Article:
In the years 1929–’30, Kiljan made a number of free photographic compositions based on everyday subjects photographed in an objective manner: coconuts, water droplets on a cactus, articles of clothing, pills on a glass plate, a hairbrush, kitchen utensils, and experiments with a mirror. Kiljan then subsequently exhibited these photos, which were not specifically taken for advertising purposes, at different exhibitions of photography and print advertising in the early 1930s. In 1928, Zwart had previously argued for innovation in art education and for the introduction of classes such as typography, photography, and film in the newspaper Het Vaderland (‘The Fatherland’). In response to the Fifo exhibition in mid-1929, Zwart once again pointed out the deplorable level of Dutch photography in comparison with the technically superior photos of the United States and Germany. Kiljan, by this time, was already working on an internal memorandum that addressed various issues, including the suggestion to make photography a part of the educational programme at the KABK (Koninklijke Academie voor Beeldende Kunsten, ‘Royal Academy of Art’) in The Hague. The first part of the memorandum pleads for what was later described in the academy’s programme guide as ‘Geschiedenis der vormontwikkeling’ (‘History of Form Development’). Kiljan proposed that one had to teach an understanding of a vision determined by the circumstances of the time, from which design took its form in various periods of history. This vision also had to serve as the foundation for one’s own work: ‘The vision is determined parallel to and based upon the ideal and visual possibilities of technology as a time factor. In all periods, we find figurists, but the figure’s interpretation varied extremely as time progressed (vision). The only thing that is important is to understand and follow the genetic factors of the vision (…) The genetic factors: technology and reality should be the fundamental starting point as well in education’. This article ends with the words: ‘A more complete portrait becomes attainable through film rather than painting’. These ideas were further elucidated in the second part of the memorandum, in which the ‘lichtbeeld’ art (photography and film) was compared to oil painting and other painting techniques: ‘From the technical and visual-genetic perspectives, the lichtbeeld [literally ‘light image’] is further’.
At the same time, Kiljan developed a tentative learning plan for an advertising department that would include photography and film as ‘a new visualising option and necessity’. The learning plan was divided into two parts: ‘lichtbeeld’ (film and photography) as an autonomous expression and their applied forms. Regarding the kinds of classes: ‘the design and production of [‘lichtbeelden’] in the broadest sense of the word and their subsequent application in designs; Development of insight into the social and cultural constellations; Normalisation; Typography.’ Two other articles by Kiljan dating from this period provide insight into his ideas concerning the functioning of the study. The first is an introduction on behalf of the ‘Department of Advertising Designs’, in which he proposes that ‘the activity of everyone must benefit the community’. With this, he also provided a coherent definition of what good advertising was supposed to be: ‘It is the task of this department to teach the students the distinction between producing advertising for interests that are in stride with the community’s interests, and determining the proper stance in response to this as good members of the community’. In this introduction, he also suggested that didactic working forms be set up, which were far ahead of their time. He posited that the students’ own experiments and personal experiences were their most important teachers, not the experience of the instructors. Past students’ recollections confirm there was very little teaching in a traditional manner: assistance occurred only at the request of the students themselves in response to specific problems.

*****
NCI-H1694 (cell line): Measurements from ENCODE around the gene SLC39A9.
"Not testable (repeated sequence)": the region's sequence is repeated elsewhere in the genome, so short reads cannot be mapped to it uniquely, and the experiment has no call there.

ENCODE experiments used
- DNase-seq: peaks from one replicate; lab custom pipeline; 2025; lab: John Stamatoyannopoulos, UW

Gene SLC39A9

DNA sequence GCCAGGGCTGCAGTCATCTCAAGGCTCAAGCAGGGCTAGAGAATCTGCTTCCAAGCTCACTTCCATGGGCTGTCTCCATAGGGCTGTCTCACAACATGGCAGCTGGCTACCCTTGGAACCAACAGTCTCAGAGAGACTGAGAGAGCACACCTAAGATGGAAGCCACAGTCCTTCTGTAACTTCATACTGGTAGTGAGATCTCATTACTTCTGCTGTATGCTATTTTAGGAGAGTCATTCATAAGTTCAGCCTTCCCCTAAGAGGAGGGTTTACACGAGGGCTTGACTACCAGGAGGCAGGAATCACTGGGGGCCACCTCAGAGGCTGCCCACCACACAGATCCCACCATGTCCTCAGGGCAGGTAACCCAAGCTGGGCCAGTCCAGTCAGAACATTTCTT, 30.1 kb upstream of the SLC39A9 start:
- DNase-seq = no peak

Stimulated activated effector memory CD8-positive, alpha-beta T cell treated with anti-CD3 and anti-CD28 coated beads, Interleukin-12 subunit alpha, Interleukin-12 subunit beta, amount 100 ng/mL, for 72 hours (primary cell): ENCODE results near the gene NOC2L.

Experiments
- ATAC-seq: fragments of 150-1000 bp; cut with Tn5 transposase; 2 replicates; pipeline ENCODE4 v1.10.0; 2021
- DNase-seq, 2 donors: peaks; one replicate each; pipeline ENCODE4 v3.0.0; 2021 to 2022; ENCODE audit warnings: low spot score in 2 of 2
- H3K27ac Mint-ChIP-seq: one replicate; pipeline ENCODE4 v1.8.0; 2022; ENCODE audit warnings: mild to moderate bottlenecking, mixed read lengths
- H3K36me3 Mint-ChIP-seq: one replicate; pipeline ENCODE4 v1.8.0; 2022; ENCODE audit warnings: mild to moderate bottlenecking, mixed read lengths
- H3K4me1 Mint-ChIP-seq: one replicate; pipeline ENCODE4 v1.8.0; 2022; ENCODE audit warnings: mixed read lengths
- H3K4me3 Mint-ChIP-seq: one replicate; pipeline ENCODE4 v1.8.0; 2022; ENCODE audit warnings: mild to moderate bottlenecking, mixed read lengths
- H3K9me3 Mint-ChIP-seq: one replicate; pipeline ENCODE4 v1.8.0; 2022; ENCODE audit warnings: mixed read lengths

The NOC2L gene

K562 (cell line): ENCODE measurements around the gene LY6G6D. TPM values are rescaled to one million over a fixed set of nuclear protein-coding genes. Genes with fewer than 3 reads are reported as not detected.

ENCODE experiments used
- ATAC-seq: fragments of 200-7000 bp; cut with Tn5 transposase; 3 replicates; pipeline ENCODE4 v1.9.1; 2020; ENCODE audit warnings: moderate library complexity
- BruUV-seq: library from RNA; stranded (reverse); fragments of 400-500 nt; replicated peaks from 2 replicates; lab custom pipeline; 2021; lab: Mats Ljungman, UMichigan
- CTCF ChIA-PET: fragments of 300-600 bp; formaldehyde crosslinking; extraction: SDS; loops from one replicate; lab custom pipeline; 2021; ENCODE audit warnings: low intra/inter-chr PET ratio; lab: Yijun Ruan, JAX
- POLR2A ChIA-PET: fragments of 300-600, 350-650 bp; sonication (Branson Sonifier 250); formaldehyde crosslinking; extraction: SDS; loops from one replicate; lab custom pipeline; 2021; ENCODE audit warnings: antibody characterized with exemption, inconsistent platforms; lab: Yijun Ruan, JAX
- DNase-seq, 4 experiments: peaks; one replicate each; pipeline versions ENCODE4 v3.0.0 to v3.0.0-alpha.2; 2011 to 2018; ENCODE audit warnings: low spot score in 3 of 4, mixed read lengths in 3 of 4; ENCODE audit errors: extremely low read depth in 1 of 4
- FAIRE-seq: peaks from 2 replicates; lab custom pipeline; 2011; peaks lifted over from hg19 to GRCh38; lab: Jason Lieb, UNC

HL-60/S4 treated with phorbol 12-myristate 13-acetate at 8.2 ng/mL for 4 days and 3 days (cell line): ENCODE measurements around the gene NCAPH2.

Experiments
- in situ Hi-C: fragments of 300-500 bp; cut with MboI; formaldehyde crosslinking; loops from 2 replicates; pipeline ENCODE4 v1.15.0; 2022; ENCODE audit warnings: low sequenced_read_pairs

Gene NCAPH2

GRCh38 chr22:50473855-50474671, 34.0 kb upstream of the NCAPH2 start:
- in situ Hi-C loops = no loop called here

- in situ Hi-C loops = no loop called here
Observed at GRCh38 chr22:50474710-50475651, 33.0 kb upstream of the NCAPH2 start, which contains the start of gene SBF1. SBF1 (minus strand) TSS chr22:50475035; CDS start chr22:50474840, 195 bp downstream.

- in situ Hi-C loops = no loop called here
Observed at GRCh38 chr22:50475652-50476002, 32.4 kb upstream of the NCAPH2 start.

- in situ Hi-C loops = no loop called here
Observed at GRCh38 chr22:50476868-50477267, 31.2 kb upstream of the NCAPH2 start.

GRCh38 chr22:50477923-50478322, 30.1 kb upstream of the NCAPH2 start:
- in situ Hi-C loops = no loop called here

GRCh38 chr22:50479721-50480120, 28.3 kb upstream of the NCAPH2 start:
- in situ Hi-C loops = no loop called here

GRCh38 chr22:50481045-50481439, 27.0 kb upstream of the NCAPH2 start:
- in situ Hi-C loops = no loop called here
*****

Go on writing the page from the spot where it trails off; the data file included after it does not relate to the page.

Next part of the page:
The other article is a written report of a meeting organised by Kiljan, which included Schuitema (on Kiljan’s request) and two senior students. This report resulted in a series of goals that underscore once again just how new this study of content and form really was: ‘We are going to set up an organisation, a working community. The form of working will not be ‘school-like’. The students will have to learn to work themselves, to organise a working community themselves and to manage things themselves, to prevent them from suddenly landing in the real world unknown to them (…) All people’s doing is a result of experience. The work will be experimental, the teachers are the advisors.’